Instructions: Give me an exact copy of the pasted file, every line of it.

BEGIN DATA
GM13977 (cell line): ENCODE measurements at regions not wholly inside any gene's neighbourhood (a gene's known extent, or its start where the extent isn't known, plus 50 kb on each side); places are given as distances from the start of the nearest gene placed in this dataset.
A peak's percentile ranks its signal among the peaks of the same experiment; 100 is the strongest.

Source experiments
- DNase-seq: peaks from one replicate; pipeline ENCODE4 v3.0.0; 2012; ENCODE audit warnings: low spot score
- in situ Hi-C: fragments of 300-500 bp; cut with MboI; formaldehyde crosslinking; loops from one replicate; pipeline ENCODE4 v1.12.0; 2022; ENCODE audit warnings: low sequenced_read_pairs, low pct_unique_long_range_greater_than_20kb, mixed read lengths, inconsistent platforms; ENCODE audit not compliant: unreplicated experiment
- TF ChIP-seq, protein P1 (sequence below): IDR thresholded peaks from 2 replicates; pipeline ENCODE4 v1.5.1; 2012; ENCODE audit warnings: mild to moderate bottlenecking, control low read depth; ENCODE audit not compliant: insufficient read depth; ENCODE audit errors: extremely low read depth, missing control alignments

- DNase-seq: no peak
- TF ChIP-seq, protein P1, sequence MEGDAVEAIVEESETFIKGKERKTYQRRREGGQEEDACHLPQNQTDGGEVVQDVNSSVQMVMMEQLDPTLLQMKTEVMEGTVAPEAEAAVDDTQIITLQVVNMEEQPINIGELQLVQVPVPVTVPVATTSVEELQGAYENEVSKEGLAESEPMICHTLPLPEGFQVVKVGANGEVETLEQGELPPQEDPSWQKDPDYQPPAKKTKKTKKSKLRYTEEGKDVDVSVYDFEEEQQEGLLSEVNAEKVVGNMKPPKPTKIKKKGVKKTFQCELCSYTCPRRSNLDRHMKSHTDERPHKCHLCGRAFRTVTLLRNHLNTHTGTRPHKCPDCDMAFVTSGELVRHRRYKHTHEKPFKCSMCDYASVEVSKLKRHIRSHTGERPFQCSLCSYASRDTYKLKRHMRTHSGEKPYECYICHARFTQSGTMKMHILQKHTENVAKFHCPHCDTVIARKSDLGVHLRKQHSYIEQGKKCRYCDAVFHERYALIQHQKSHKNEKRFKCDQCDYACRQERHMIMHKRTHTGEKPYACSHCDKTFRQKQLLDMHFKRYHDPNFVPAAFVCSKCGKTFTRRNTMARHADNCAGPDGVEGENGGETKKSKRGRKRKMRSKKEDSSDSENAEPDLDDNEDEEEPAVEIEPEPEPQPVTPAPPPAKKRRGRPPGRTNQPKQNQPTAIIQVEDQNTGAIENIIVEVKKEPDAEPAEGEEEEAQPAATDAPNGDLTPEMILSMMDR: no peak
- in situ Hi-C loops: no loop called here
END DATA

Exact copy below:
GM13977 (cell line): ENCODE measurements at regions not wholly inside any gene's neighbourhood (a gene's known extent, or its start where the extent isn't known, plus 50 kb on each side); places are given as distances from the start of the nearest gene placed in this dataset.
A peak's percentile ranks its signal among the peaks of the same experiment; 100 is the strongest.

Source experiments
- DNase-seq: peaks from one replicate; pipeline ENCODE4 v3.0.0; 2012; ENCODE audit warnings: low spot score
- in situ Hi-C: fragments of 300-500 bp; cut with MboI; formaldehyde crosslinking; loops from one replicate; pipeline ENCODE4 v1.12.0; 2022; ENCODE audit warnings: low sequenced_read_pairs, low pct_unique_long_range_greater_than_20kb, mixed read lengths, inconsistent platforms; ENCODE audit not compliant: unreplicated experiment
- TF ChIP-seq, protein P1 (sequence below): IDR thresholded peaks from 2 replicates; pipeline ENCODE4 v1.5.1; 2012; ENCODE audit warnings: mild to moderate bottlenecking, control low read depth; ENCODE audit not compliant: insufficient read depth; ENCODE audit errors: extremely low read depth, missing control alignments

- DNase-seq: no peak
- TF ChIP-seq, protein P1, sequence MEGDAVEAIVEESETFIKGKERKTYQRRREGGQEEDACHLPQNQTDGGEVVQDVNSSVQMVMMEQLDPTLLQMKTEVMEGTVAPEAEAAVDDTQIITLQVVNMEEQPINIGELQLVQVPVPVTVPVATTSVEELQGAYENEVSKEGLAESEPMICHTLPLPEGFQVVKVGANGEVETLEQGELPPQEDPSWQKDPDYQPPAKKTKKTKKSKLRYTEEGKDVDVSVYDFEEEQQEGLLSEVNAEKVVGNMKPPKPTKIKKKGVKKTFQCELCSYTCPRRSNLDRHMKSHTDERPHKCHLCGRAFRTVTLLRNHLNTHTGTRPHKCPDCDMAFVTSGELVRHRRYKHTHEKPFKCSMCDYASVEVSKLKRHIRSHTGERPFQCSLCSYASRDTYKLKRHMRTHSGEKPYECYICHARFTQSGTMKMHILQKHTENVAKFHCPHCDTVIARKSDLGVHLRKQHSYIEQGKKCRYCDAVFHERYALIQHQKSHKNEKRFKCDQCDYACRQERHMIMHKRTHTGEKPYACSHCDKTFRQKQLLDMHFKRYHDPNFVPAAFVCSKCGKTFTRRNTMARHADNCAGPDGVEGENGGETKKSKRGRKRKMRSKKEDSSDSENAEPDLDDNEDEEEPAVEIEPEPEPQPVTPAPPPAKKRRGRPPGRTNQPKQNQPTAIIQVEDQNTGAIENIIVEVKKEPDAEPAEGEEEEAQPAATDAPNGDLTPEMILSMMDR: no peak
- in situ Hi-C loops: no loop called here